Caught in the Act
This kerfluffle over Obama's remarks in San Francisco is a very big deal. It may signal the end of Obama's candidacy as a viable chance for the first Black man to be nominated to be president. It has assured that he will never be President. For the record, his remarks were:
"You go into these small towns in Pennsylvania and, like a lot of small towns in the Midwest, the jobs have been gone now for 25 years and nothing's replaced them," Obama said. "And they fell through the Clinton administration, and the Bush administration, and each successive administration has said that somehow these communities are gonna regenerate, and they have not. And it's not surprising then they get bitter, they cling to guns or religion or antipathy to people who aren't like them or anti-immigrant sentiment or antitrade sentiment as a way to explain their frustrations."
This is a classic instance where a candidate does what they all do - tailor their message to a single audience. Clearly Obama was feeling safe in the bosom of one of America's wealthiest households. But one of the attendees had the temerity to make a tape of his remarks, and then the gall to release it to the public.
Wake up Obama, this is the new world, the you-tube world, where you can no longer assume that you have any privacy at all. Now blue-collar, working class whites, a group you despise, one you feel completely separate from, but need for election, has heard you, in your own voice admit that you have no respect for them. They now know that you will be no champion for issues they can relate to. Obama, you work in the house now, and have turned your back on the field workers. But turnabout is fair play. They can not be counted upon to support you now.
As Newt Gingrich has noted elsewhere:
If you go to the most expensive private school in Hawaii and then move on to Colombia University and Harvard Law School, you may not understand normal Americans -- that's the impression created by Senator Barack Obama's recent comments.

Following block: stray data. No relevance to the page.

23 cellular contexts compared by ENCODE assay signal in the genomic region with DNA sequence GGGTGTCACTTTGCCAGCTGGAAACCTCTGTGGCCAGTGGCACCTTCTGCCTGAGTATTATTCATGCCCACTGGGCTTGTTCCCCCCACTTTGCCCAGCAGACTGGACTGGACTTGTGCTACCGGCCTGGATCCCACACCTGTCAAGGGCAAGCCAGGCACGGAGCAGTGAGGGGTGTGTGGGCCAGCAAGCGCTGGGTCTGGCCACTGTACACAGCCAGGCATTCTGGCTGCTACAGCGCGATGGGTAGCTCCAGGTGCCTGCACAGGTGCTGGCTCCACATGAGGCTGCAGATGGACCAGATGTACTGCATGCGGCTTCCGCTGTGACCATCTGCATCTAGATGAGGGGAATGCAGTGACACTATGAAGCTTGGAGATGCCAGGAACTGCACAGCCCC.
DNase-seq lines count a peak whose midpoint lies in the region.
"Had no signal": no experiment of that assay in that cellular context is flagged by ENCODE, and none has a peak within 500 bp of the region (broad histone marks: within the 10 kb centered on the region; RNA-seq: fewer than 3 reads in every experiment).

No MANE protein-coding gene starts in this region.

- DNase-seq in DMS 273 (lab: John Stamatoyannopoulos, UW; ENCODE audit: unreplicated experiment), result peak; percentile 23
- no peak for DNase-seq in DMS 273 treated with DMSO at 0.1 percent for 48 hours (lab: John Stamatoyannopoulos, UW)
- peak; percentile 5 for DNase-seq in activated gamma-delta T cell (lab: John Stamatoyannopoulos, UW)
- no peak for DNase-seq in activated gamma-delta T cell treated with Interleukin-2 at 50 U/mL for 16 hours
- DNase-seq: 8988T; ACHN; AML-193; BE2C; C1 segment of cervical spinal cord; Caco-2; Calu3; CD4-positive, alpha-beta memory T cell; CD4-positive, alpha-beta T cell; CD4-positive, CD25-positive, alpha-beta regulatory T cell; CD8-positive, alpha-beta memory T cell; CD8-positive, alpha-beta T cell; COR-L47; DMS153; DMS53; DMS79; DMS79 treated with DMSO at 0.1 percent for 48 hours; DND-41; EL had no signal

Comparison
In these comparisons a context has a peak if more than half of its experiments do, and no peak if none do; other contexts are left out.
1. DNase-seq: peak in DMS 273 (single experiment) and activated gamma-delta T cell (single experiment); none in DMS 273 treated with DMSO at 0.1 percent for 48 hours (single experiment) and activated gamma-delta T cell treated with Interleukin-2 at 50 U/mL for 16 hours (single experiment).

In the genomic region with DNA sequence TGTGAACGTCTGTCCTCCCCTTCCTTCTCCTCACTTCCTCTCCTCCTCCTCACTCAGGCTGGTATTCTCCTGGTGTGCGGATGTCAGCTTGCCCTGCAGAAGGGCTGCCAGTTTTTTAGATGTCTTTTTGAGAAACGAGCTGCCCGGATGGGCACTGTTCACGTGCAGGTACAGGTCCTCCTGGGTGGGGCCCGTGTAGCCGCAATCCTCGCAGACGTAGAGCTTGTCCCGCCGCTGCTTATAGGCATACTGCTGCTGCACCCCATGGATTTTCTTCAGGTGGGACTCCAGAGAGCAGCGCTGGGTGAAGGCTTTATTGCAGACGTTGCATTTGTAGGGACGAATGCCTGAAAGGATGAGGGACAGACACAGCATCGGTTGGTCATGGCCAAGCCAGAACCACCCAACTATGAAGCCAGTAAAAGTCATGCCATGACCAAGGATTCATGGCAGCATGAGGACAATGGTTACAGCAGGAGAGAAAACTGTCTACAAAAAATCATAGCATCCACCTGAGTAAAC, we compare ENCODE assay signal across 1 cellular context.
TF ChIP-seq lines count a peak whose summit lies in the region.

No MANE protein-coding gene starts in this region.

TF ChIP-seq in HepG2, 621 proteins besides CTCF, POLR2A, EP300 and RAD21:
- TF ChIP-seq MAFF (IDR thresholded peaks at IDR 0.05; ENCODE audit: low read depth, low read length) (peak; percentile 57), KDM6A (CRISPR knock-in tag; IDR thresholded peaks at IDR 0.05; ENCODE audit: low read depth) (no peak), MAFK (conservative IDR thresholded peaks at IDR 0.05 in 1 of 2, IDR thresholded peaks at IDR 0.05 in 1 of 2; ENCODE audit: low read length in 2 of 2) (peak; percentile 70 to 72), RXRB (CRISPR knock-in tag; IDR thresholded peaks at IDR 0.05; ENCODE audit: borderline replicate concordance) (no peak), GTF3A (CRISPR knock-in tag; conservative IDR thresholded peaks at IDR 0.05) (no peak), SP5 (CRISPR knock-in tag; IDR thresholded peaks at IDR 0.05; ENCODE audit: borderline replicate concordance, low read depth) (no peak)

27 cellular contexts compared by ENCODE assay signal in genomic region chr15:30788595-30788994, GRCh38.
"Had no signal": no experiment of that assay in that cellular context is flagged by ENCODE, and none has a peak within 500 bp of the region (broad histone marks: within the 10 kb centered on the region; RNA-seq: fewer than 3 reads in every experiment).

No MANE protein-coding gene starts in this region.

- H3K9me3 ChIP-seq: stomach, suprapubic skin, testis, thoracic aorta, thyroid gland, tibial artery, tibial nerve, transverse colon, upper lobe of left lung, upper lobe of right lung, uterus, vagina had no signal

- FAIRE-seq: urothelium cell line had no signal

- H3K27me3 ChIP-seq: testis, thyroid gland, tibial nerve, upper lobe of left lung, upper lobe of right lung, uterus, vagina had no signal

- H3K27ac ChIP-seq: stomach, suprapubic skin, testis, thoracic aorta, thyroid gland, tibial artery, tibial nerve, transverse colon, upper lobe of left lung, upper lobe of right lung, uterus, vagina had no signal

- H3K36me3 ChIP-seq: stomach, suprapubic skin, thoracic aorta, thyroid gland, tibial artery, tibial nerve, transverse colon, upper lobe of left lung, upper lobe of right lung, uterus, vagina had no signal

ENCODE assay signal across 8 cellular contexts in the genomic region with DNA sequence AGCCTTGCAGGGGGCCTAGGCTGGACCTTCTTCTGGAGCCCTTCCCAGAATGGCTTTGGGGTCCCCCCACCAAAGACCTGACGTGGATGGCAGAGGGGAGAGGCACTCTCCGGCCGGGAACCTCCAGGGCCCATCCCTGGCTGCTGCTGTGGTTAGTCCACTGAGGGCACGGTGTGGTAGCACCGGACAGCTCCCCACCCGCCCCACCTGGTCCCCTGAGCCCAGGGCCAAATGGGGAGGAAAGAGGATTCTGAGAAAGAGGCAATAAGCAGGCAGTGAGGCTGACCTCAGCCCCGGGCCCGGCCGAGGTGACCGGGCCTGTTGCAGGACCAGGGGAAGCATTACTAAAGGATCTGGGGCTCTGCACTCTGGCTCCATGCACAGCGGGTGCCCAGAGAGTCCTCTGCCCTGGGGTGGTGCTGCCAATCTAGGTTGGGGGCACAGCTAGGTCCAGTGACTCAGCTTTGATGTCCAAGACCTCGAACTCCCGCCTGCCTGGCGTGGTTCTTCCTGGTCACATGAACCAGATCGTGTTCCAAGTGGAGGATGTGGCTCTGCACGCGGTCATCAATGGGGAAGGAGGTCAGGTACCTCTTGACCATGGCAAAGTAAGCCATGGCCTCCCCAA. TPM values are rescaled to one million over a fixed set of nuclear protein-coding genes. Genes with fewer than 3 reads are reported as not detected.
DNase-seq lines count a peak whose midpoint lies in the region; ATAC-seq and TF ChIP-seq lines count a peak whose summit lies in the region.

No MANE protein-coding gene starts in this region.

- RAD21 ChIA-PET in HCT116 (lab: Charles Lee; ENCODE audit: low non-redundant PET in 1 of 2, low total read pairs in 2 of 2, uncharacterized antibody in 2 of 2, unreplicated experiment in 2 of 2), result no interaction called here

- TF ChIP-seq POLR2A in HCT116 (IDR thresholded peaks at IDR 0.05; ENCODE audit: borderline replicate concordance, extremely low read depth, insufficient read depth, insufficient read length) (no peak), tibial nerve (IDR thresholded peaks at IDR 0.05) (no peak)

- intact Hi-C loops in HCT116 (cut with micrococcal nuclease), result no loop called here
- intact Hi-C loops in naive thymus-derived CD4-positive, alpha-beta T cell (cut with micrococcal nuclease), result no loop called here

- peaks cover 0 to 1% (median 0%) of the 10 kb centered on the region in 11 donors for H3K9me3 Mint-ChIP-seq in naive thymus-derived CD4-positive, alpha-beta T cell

For Obama, it seems, the beliefs of normal Americans are so alien to his leftwing viewpoint that he has to seek some psychological explanation for what he thinks are weird ideas. They can't really believe in the right to bear arms. They can't really believe in traditional marriage. They can't really believe in their faith in God. They can't really want to enforce the law on immigration. And because ordinary Americans can't really believe these things, they must just be bitter and frustrated.
This is the closest Senator Obama has come to openly sharing his wife's view that "America is a mean country." Not since 1988 Democratic presidential nominee Mike Dukakis have we seen anyone so out of touch with normal Americans. It makes perfect sense that it was at a fundraiser in San Francisco that he would have shared the views he has so carefully kept hidden for the entire campaign.
Obama has not done well with blue-collars against Hillary before. He will look back at those poor showings wistfully when he sees how badly he does in Pennsylvania.
He may have managed to lose Pennsylvania with this one. He may even have done the impossible - let the nomination get away.
He has assured himself that he can never win the general election. And it will be HIS racism, not ours, that brings him down.